As member of the OMNT “materials and components for optics” committee, I regularly give a selection and a brief description of articles, that I found particularly relevant to the field. Here is my latest selection :
" Nano-optics from sensing to waveguiding"; Surbhi Lal, Stephan Link et Naomi J. Halas, Nature Photonics 1, 641-648 (2007).
The design and realization of metallic nanostructures with tunable plasmon resonances has been greatly advanced by combining a wealth of nanofabrication techniques with advances in computational electromagnetic design. Plasmonics — a rapidly emerging subdiscipline of nanophotonics — is aimed at exploiting both localized and propagating surface plasmons for technologically important applications, specifically in sensing and waveguiding. Here we present a brief overview of this rapidly growing research field.
"Label-free optical imaging of mitochondria in live cells"; David Lasne, Gerhard. A. Blab, Francesca De Giorgi, François Ichas, Brahim Lounis et Laurent Cognet, Optics Express 15, 14184-14193 (2007).
The far-field optical imaging of mitochondria of live cells without the use of any label is demonstrated. It uses a highly sensitive photothermal method and has a resolution comparable to confocal fluorescence setups. The morphological states of mitochondria were followed under different physiological treatments, and the role of cytochrome c was ruled out as the main origin of the photothermal signas. This label free optical method provides a high contrast imaging of live mitochondria and should find many applications in biosciences.
"Generation of single optical plasmons in metallic nanowires coupled to quantum dots"; A. V. Akimov, A. Mukherjee, C. L. Yu, D. E. Chang, A. S. Zibrov, P. R. Hemmer, H. Park & M. D. Lukin, Nature 450, 402-406 (2007).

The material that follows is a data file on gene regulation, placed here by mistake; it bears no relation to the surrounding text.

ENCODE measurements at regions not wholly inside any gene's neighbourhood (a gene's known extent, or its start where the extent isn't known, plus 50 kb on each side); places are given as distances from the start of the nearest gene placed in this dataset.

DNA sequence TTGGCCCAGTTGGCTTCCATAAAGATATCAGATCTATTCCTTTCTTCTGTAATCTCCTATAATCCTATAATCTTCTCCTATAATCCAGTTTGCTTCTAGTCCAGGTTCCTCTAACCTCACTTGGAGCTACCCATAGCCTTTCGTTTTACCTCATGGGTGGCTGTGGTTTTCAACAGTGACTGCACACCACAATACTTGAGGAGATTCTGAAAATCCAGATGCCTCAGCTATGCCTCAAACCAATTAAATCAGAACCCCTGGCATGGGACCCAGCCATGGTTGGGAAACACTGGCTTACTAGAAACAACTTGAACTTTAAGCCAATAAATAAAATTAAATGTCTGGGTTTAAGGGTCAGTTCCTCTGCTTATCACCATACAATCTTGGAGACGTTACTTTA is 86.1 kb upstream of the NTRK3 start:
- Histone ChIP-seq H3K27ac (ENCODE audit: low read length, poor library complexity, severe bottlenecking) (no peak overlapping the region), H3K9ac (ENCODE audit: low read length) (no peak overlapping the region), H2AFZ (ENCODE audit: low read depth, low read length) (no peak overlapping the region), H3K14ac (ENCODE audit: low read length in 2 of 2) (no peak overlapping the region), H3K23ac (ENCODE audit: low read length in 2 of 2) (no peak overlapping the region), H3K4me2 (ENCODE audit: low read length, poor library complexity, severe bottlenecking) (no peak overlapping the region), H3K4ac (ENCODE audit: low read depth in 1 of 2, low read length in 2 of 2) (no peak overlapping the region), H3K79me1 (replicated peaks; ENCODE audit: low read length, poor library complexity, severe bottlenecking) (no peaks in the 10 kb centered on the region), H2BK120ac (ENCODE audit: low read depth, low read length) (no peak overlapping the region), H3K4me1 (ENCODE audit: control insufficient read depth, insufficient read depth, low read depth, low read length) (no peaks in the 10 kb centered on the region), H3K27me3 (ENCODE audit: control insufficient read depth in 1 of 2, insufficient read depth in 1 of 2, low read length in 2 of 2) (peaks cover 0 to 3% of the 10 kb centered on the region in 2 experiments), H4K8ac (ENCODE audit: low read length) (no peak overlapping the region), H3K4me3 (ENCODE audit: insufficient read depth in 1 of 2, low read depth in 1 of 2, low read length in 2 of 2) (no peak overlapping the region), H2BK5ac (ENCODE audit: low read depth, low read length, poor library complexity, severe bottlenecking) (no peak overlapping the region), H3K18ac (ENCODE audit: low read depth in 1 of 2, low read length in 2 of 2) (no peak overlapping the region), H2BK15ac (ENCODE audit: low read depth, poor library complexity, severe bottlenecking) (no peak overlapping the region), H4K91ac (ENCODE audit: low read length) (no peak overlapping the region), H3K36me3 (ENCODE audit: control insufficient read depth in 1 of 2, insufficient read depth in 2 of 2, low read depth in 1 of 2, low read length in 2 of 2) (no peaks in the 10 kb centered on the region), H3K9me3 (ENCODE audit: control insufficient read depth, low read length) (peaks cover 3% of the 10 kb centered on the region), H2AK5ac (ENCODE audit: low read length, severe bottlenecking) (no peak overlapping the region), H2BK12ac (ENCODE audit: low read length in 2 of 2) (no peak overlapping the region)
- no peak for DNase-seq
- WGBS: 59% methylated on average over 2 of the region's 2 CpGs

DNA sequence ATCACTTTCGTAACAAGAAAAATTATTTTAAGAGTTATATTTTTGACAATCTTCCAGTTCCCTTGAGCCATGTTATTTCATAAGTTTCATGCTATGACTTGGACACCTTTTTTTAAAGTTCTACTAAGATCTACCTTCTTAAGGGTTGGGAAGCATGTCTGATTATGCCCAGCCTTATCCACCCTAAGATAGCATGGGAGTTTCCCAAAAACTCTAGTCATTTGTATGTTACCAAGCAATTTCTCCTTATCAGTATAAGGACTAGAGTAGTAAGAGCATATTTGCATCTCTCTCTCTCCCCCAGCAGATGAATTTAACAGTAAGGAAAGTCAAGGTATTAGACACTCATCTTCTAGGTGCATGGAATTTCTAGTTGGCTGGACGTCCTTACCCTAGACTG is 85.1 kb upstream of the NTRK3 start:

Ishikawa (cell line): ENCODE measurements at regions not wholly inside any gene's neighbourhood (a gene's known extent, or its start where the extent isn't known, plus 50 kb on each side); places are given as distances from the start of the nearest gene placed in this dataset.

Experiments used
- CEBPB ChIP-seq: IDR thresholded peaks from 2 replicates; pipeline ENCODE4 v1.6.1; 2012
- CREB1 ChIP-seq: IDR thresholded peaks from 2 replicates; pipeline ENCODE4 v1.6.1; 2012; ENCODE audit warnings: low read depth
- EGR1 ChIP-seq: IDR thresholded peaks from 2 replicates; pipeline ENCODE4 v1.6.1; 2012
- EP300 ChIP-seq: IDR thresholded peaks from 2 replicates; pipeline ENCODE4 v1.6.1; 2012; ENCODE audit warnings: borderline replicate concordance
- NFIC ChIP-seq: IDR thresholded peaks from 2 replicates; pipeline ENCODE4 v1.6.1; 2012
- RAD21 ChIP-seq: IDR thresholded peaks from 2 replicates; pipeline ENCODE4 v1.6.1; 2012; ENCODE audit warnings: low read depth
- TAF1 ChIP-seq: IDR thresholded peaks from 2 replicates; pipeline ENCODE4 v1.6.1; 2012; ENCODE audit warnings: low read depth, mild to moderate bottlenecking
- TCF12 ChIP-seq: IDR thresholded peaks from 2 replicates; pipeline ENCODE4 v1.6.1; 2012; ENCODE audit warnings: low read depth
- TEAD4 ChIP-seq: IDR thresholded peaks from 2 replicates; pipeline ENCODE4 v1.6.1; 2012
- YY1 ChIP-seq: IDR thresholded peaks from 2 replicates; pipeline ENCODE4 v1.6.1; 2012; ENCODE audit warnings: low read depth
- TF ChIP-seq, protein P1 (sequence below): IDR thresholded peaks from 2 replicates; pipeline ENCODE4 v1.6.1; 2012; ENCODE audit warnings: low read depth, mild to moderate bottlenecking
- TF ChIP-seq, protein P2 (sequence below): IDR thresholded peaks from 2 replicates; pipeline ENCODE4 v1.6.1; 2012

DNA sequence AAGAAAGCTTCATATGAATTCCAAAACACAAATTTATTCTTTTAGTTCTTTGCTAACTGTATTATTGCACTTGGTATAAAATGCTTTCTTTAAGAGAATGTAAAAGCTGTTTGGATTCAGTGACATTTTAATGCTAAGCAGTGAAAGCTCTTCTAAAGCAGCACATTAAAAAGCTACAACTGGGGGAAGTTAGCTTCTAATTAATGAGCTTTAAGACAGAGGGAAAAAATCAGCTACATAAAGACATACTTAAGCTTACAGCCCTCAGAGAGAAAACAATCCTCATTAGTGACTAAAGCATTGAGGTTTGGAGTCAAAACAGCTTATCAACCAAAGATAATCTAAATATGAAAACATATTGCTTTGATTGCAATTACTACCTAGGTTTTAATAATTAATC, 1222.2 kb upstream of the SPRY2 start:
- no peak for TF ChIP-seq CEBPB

Control over the interaction between single photons and individual optical emitters is an outstanding problem in quantum science and engineering. It is of interest for ultimate control over light quanta1, as well as for potential applications such as efficient photon collection2, single-photon switching3 and transistors4, and long-range optical coupling of quantum bits5,6. Recently, substantial advances have been made towards these goals, based on modifying photon fields around an emitter using high-finesse optical cavities2,3,5–8. Here we demonstrate a cavity-free, broadband approach for engineering photon–emitter interactions4,9 via subwavelength confinement of optical fields near metallic nanostructures10– 13. When a single CdSe quantum dot is optically excited in close proximity to a silver nanowire, emission from the quantum dot couples directly to guided surface plasmons in the nanowire, causing the wire’s ends to light up. Non-classical photon correlations between the emission from the quantum dot and the ends of the nanowire demonstrate that the latter stems from the generation of single, quantized plasmons. Results from a large number of devices show that efficient coupling is accompanied by more than 2.5-fold enhancement of the quantum dot spontaneous emission, in good agreement with theoretical predictions.